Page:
Traditional Business Metrics no longer applies to Agile

With Agile becoming more entrenched as a software development methodology, traditional project metrics aren’t as useful for tracking business value. Expect better reporting tools to become more popular for companies using Agile in 2018. Those who also follow DevOps can take advantage of metrics able to track the entire lifecycle from development to deployment to maintenance.

Companies able to combine Agile and DevOps with their strategic planning initiatives stay ahead of the game compared to those firms taking an individual silo-based approach.

Improved DevOps Training helping Companies’ Transformation

Even as DevOps becomes ingrained throughout the business world, good companies still struggle with its adoption. Organizations typically add experienced practitioners of the framework on a temporary basis to help to get up to speed. In 2018, improved DevOps training courses are expected to become more widely available.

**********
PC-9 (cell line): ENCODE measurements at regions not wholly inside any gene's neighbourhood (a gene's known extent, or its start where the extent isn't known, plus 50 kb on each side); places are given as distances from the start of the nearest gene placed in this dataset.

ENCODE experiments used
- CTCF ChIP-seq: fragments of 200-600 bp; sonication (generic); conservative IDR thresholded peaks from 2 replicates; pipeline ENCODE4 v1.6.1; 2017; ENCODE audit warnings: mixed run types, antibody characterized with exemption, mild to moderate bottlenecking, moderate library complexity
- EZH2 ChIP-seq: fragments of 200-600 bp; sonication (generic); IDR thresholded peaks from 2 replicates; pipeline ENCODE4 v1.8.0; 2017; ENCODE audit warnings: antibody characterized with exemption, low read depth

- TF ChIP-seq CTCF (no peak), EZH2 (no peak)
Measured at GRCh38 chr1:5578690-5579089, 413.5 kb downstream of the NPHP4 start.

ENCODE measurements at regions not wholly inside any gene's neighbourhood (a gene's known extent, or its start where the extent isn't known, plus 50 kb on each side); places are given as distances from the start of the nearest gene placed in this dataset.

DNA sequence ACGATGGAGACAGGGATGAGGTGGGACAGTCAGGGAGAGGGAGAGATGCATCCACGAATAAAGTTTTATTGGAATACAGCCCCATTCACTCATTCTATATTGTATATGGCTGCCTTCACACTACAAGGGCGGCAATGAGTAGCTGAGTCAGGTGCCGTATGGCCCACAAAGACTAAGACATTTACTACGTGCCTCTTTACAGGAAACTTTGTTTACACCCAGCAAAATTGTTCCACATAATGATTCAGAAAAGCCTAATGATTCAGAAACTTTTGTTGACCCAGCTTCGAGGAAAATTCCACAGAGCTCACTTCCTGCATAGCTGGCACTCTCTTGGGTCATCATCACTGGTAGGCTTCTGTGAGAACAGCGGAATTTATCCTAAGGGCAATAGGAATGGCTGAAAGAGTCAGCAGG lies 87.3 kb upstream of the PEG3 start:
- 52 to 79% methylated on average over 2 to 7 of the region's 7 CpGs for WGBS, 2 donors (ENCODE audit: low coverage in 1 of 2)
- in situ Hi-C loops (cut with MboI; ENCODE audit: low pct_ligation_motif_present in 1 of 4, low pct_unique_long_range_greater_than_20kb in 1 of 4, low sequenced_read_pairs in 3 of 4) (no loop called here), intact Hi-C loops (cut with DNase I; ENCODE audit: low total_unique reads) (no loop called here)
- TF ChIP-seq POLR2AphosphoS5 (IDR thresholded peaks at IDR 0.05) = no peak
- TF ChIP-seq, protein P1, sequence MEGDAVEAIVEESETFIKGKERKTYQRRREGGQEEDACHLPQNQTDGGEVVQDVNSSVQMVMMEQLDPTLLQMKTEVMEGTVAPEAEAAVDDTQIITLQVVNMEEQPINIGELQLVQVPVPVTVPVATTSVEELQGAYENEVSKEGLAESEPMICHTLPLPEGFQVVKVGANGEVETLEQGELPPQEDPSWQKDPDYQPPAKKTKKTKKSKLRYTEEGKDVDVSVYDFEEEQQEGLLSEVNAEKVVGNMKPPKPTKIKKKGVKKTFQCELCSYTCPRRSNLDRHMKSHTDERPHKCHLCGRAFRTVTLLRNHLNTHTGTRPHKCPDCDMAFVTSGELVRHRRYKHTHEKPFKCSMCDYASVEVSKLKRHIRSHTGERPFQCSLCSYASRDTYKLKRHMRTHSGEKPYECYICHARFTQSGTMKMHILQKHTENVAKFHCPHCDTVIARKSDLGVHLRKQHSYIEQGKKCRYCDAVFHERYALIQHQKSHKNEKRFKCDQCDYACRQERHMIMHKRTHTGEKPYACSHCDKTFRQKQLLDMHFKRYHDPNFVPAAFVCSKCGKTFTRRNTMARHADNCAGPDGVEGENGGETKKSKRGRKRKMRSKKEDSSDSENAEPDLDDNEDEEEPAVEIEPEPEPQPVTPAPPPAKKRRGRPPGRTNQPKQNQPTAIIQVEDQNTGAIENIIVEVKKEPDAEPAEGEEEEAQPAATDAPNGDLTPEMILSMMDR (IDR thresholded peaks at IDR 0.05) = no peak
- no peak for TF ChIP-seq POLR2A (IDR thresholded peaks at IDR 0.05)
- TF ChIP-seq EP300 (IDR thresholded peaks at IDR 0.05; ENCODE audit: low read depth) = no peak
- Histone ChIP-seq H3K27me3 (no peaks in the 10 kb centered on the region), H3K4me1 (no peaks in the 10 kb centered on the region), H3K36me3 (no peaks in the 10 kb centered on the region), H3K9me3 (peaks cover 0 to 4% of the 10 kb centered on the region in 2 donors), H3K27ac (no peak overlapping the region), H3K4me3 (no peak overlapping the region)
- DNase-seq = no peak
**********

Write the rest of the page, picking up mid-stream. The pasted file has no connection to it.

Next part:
It is also reasonable to predict DevOps certifications to become popular as companies look to hire IT pros with the right skills as part of their new initiatives. Considering the growing importance of Information Security throughout the tech world, specialized DevSecOps certifications are another easy bet to make for 2018.

So, keep an eye on these trends throughout the year to see if our predictions came true once 2019 is upon us. Hopefully, your projects over the next 12 months are successful!

Keep coming back to the Betica Blog for additional dispatches and analysis from the constantly changing software development world. Thanks for reading!

2018 Trends in Software Development

2018

Welcome to the New Year! We hope 2018 brings with it prosperity, great code, and bug-free applications. With an eye towards getting the year off on the right foot, here is our look at some of the most prevalent software development trends predicted for the upcoming 12 months.